Coffee is the New Lunch

iStock_000000854348XSmall_1_.jpgby Liz O’Donnell (Boston)

Bryant Park says pink is the new black and Wall Street says coffee is the new lunch. The New York Times recently ran an article about Hollywood and literary types who no longer fight to pick up the check at business lunches due to the struggling economy. So The Glass Hammer asked business women if their lunch habits were changing too.

We learned that a coffee meeting is indeed the preferred way of doing business. Lunches, although sometimes unavoidable, are viewed less favorably. While some business women use lunches to stand out from the crowd, we predict the coffee meeting will replace the business lunch as the power get together of 2009.

“Yes, the economy has affected my business meal practices. I’m scheduling more coffee/drink meetings. The lunches and breakfasts are few and far between,” says Gaea L. Honeycutt, President, G.L. Honeycutt Consulting, LLC: Research and Communications Services. “I generally split the tab unless it’s a client I’m strongly courting. Most client meetings are scheduled over coffee or in their offices.”

Coffee meetings have many benefits, beyond cost savings. There is often more counter or table space to use a laptop, review documents or sign a contract. The wait staff at a coffee shop is less likely to interrupt conversations by asking if everything is okay or if you need anything else. And coffee meetings are usually shorter than lunch meetings.

“Lunches can be a huge waste of time – or a large investment of time – depending on how qualified the appointment is,” says productivity expert Neen James. “Coffee appointments seem more productive to me and much shorter than lunches.”

Stephanie Noble, owner of a database and software development company, Paden Noble Consulting, agrees. “Coffee meetings are typically more productive, straightforward, and to the point,” she says.

When Noble does schedule a lunch meeting, she eats at lower priced restaurants.”I have no problem picking up the tab and often do,” she says. “If I initiate the meeting, I plan on paying. I find that as business is affected by the economy, those with the company card are being more conscious of how they spend company money.”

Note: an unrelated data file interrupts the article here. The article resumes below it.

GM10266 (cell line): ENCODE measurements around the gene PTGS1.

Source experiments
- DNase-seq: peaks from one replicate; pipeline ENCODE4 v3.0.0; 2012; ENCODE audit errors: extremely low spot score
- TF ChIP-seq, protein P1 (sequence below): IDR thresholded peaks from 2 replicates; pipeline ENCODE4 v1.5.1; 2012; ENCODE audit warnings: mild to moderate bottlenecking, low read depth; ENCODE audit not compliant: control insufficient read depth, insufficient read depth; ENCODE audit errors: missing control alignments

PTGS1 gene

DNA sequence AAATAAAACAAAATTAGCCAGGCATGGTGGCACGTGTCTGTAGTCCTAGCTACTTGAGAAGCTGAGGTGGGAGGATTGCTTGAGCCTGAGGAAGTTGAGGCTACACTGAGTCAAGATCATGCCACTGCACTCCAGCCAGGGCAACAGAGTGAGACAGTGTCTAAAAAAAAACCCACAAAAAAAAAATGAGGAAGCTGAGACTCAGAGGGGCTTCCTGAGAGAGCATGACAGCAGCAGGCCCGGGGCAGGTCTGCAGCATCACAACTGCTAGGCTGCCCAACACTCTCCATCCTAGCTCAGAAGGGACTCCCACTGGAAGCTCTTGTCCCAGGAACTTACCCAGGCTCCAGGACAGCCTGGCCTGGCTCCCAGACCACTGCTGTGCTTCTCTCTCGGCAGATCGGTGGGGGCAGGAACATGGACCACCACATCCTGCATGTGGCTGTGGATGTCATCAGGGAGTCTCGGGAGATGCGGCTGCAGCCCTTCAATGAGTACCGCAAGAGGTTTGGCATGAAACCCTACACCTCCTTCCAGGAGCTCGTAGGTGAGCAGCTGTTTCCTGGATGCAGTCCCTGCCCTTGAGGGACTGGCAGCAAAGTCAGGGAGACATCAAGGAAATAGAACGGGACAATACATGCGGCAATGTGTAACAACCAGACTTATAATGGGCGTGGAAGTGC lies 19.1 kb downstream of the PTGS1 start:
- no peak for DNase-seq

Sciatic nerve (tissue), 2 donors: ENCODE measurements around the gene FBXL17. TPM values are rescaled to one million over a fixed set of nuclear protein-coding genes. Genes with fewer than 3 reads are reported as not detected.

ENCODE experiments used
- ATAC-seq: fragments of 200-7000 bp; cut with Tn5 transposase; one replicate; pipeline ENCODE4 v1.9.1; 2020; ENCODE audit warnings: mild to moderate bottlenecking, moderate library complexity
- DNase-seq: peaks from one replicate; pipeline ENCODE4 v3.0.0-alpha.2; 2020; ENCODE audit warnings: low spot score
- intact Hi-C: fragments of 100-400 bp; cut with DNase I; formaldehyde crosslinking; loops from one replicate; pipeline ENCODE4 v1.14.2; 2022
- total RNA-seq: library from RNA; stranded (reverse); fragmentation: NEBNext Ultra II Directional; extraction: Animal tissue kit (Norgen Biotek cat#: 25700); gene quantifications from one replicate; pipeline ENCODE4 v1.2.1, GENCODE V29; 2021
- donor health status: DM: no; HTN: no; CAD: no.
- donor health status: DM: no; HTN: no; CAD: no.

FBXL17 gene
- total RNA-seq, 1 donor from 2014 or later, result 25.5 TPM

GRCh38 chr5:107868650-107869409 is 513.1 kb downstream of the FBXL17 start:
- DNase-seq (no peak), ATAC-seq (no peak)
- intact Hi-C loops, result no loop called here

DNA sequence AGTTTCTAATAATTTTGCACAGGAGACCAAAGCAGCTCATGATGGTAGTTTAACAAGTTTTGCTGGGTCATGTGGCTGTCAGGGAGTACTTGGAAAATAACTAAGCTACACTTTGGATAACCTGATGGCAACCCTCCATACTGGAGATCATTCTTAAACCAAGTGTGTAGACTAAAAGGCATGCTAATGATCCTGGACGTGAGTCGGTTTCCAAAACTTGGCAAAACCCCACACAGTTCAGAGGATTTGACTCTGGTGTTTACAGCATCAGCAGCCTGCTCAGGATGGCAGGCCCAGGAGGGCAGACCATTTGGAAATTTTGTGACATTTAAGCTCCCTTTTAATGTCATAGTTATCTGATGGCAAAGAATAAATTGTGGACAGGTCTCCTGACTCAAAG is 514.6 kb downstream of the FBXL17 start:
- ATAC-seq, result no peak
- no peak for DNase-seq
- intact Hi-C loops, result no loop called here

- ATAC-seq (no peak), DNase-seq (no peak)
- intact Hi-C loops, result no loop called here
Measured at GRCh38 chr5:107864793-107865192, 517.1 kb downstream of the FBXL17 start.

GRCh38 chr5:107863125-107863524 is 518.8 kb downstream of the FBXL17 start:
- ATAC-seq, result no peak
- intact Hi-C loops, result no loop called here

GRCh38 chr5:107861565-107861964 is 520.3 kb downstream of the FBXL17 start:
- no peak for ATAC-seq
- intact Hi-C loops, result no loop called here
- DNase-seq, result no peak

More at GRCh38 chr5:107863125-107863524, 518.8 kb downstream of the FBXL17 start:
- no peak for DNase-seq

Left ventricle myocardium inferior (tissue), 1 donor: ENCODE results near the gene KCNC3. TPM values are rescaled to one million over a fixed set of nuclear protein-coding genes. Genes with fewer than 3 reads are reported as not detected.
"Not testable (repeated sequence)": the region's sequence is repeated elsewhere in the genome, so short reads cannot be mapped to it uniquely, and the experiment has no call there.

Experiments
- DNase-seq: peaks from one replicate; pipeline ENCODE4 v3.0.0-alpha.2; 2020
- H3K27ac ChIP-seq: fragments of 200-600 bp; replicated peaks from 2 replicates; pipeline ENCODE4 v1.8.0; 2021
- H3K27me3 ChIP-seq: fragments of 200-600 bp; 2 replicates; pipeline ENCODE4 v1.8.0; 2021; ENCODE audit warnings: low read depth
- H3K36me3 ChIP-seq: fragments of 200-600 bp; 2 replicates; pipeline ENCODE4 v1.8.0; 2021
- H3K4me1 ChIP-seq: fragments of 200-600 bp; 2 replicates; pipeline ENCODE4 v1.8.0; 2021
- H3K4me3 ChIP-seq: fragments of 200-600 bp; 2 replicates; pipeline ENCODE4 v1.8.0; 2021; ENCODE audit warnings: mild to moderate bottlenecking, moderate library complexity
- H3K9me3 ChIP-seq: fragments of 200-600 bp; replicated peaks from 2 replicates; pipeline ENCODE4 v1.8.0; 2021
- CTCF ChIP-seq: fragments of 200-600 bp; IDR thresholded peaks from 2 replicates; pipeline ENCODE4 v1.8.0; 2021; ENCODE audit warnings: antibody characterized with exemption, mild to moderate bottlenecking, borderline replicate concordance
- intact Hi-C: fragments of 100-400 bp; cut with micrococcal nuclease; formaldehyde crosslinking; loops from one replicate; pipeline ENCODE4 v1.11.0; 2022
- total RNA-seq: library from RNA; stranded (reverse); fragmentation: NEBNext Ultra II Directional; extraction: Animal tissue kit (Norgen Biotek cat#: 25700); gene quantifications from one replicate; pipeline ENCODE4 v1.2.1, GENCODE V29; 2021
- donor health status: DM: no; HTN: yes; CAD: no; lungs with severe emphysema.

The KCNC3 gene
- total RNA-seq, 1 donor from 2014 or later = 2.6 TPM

For those who are still “doing lunch”, there are new services like Lunchtime, a service that allows users to find lunch deals in their area and request specials and coupons via email or text messaging. Registration to is free. Users can log on to the website to print coupons or show a text message coupon to the restaurant cashier in order to claim their discount. The service is only available in New York, but plans are in place to launch in cities including San Francisco, Boston, Chicago and Atlanta.

Havona Madama is one woman who is still lunching with clients. Madama practices entertainment and technology law with the New York-based law firm Madama Griffitts O’Hara. And she says she is picking up more lunch tabs since the downturn in the economy.

“I have been taking more people to lunch and at nice places and picking up the tab. As a result we have seen an increase in business. I believe people want to work with successful people and by taking people out when others are not, you are giving them confidence to entrust their legal needs to you,” she says. “Taking people out to lunch or dinner is still the best way to build a meaningful relationship and ultimately to gain their business or obtain referrals from them.”

Micha Star Liberty is another attorney who continues to pick up the tab. “I’ve just re-launched my solo legal practice and am doing a lot of networking to drum up business. I have always, and will continue to pay for lunch.”

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    It’s funny that an article has been written about booking in coffees. I’ve been doing the coffee thing since I launched my consulting practice. I find that not only is it economical, it actually gives the other person a break to get out of the office. I’ve never been turned down for the coffee meeting. Thanks for the article.